Lebanon, a story of accordion and drugs

Second destination : Lebanon, South Dakota (continuation of the first part)

(This is the continunation of the first part of the text : Lebanon false cedar mystery...)

Later that evening I come back to the Longbranch bar, in Lebanon SOuth Dakota, for dinner. It's still empty. Behind the bar stands a woman with long white hair. Her name is Jan and she says she was expecting me as Hazel told her about my arrival. Our conversation leads me to understand what being in a small town really means. Three women manage the bar: Hazel, Jan, and Linda, who are all good friends. Hazel was married to Michael, Jan's brother, and Linda to Jim, Jan's other brother. Linda and Jim divorced and Michael passed away. Hazel then married Jim, her former brother-in-law and her friend's ex-husband. The story feels like a mini soap opera, but they are all friends and. When there isn't that many people around, one gets drawn to those they see the most it seems.

 


Aside from tending bar, Jan plays the accordion in a country music band along with her brother Jim on the guitar – who also happens to be the head of the town's municipal board. I ask her if she could play for me and, after hesitating at first, she calls Jim who arrives a few minutes later with Hazel. They both play and sing for about half an hour, and the genuineness of their performance is deeply moving; I clap long and hard after each song.

 

 

 

I come back the next night. The difference is striking. There are about a dozen people drinking at the bar. This is a crowd compared to how it was the day before. Jan comes in to greet me, turns to the patrons and yells: "Hey everyone, this is Fadi!" A collective "Hey Fadi" greets me back and I'm very much in disbelief at how welcoming these strangers are.
I grab a beer – at $1.25 a pint; try finding that price in Beirut – and walk towards the pool table. A man who had apparently heard of my story approaches and says: "So you're from Lebanon. Well I grew up in Palestine." I don't give him the chance to continue. I start speaking excitedly in Arabic, which I haven't done in what seems to be a lifetime. He gives me a puzzled look and then laughs: "Dude... I meant Palestine, Ohio.'


We continue our conversation, in English, and he says he works at a gas station kitchen, flipping burgers for minimum wage. But his car is of the latest model, and the electronics he has look expensive. So I ask him how he can afford all of it. "I deals" on the side, he replies.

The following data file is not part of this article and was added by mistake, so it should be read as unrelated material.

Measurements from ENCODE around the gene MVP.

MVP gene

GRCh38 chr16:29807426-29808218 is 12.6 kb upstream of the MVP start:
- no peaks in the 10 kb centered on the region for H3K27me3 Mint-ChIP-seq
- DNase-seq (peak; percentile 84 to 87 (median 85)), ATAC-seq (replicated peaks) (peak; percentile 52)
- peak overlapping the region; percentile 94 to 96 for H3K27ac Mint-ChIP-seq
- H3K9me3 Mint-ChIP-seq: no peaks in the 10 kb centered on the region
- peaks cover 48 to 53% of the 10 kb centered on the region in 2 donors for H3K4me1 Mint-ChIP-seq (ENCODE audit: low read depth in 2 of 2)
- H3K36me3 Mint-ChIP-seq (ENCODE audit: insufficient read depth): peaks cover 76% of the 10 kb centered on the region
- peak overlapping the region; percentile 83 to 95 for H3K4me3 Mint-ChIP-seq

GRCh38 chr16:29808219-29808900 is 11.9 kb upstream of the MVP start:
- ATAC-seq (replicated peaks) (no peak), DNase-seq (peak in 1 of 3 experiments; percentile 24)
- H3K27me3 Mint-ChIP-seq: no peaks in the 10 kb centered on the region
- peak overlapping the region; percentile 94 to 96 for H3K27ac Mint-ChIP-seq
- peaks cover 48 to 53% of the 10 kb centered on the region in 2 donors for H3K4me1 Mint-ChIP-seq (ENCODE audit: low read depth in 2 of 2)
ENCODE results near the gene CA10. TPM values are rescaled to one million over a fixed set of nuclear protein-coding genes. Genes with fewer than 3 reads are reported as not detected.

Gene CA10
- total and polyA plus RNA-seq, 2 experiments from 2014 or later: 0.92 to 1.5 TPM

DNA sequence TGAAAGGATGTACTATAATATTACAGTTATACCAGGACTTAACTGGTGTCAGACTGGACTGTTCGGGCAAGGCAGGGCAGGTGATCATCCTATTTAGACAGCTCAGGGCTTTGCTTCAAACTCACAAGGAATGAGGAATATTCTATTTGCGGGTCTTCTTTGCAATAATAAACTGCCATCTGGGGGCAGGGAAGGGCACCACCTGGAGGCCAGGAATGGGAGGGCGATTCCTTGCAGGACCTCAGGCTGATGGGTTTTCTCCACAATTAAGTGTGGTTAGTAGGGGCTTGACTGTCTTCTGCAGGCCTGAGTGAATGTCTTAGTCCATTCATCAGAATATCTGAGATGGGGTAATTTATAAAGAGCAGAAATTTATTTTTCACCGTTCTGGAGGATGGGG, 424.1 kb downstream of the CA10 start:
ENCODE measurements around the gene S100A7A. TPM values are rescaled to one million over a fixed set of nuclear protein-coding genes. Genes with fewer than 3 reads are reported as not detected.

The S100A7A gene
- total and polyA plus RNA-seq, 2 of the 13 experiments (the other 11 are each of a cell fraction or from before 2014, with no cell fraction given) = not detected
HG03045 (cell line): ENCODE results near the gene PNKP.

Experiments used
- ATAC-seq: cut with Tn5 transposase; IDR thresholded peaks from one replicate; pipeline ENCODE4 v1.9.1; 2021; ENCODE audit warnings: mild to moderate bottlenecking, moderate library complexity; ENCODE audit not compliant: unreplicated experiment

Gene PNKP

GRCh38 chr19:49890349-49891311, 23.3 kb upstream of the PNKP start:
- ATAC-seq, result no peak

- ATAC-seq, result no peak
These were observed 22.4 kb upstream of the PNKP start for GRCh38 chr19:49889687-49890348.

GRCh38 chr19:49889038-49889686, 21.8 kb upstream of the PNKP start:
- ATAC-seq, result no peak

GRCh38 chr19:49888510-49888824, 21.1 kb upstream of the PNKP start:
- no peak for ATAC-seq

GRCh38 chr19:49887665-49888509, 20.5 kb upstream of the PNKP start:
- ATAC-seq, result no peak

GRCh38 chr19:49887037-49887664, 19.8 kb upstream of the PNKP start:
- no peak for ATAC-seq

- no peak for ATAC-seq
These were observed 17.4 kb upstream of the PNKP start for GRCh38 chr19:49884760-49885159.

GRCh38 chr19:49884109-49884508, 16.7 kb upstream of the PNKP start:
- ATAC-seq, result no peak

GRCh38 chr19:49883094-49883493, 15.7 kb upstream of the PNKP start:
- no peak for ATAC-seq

I think he means weed. He invites me to his friends' place, a husband and wife who recently moved into town, saying it will be different from the Longbranch bar where most people are much older; he is 32. At his friends' house there is another man whom I recognize from the bar. All of them are jittery with bad skin and dark circles under their eyes. I'm not an expert on drugs, but this can't be the effect of weed. They get agitated when they see my camera, so I turn it off. A few minutes later, the man from Palestine, Ohio (I'll call him Andy) and the one from the bar start yelling at each other. It rapidly escalates into a physical fight. The man from the bar, who is quite large, falls onto my camera bag. I hope my camera gear is not ruined. I quickly excuse myself and leave.

 

 

 


But before going to the couple's place, Andy wanted to show me the new land plot he bought. I ask him why he moved to Lebanon, and he mentions the land prices being low and the town being isolated. The plot is 150 by 50 yards (6270 square meters). "How much do you think I bought this for?" he asks. "50,000?" I guess. He laughs and says it was only $3,500. Three thousand and five hundred dollars... He refuses to have his picture taken, but says that he is trying to get his act together, and he hopes he'll soon be able to send after his girlfriend and their two kids, aged 13 and 10, from Illinois after he builds a house. He has recently gotten a cross tattoo, in the hopes of motivating himself to become clean.
I learn from him that when these small towns get depopulated, the land prices drop. And when there's no more police force around, it's a perfect place to live unnoticed. The original town residents are all familiar with his side job selling drugs and they are still welcoming as long as he doesn't cause any trouble. I keep wondering if their welcome is genuine or if it is out of helplessness. I wonder, too, whether this little town will be the theater of more clashes in the future. And I wonder if those neglected little towns in the US rural areas are doomed to turn into 'Meth towns'...

 

 

 (This article is part of Fadi Boukaram's road trip on the path of cities called Lebanon in the USA. Discover the previous stories here)

 

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